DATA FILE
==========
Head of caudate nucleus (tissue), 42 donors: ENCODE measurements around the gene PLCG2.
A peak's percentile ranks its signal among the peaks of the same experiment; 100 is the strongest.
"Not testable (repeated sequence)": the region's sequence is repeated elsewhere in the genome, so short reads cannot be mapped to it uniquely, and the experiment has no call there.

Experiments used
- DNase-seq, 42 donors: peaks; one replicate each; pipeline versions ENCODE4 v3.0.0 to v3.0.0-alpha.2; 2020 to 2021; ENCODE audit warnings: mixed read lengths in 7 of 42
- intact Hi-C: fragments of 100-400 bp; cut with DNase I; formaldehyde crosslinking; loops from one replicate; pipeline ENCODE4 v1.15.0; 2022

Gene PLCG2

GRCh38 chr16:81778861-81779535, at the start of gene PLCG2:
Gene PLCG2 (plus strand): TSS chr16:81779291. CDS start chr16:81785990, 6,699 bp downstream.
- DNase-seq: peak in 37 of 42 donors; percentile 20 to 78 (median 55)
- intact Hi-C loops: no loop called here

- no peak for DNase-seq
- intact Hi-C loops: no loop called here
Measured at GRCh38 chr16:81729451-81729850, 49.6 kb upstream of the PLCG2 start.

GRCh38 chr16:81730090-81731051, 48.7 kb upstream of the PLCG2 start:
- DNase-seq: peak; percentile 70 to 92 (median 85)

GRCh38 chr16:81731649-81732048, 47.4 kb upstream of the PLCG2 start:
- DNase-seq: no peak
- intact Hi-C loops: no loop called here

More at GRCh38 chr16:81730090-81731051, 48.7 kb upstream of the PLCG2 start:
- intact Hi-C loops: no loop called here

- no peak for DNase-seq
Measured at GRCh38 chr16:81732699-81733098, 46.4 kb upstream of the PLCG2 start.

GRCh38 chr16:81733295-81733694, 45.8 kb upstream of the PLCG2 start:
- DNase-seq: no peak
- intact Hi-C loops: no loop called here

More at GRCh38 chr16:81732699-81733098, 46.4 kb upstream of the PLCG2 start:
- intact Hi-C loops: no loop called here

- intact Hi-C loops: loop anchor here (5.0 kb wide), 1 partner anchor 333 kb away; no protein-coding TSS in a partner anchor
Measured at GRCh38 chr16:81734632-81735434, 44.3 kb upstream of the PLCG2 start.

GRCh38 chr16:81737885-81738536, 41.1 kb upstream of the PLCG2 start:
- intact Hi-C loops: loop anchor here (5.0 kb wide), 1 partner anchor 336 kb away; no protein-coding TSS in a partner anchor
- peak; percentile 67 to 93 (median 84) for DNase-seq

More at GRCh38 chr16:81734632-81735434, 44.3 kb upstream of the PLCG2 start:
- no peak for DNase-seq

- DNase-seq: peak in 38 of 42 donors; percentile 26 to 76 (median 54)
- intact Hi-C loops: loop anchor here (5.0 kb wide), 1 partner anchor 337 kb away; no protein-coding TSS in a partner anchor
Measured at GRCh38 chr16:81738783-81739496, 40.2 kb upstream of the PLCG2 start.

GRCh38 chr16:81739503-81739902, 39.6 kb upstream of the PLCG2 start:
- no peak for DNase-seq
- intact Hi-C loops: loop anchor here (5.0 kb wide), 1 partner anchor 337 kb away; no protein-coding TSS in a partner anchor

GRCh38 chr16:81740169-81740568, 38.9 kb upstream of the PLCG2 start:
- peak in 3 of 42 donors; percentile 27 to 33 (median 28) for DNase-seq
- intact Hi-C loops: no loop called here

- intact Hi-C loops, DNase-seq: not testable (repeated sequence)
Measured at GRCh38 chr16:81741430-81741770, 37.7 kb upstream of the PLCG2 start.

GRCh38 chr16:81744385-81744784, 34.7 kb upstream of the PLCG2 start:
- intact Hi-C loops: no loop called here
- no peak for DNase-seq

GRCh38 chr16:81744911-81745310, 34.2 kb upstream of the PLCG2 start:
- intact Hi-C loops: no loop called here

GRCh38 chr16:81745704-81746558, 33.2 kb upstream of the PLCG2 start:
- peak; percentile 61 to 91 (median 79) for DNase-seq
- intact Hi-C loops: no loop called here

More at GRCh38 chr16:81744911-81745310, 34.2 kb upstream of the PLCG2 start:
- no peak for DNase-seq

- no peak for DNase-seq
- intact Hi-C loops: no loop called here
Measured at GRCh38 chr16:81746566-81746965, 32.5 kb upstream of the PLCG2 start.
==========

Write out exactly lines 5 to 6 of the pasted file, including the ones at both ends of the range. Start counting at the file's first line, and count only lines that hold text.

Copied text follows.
- DNase-seq, 42 donors: peaks; one replicate each; pipeline versions ENCODE4 v3.0.0 to v3.0.0-alpha.2; 2020 to 2021; ENCODE audit warnings: mixed read lengths in 7 of 42
- intact Hi-C: fragments of 100-400 bp; cut with DNase I; formaldehyde crosslinking; loops from one replicate; pipeline ENCODE4 v1.15.0; 2022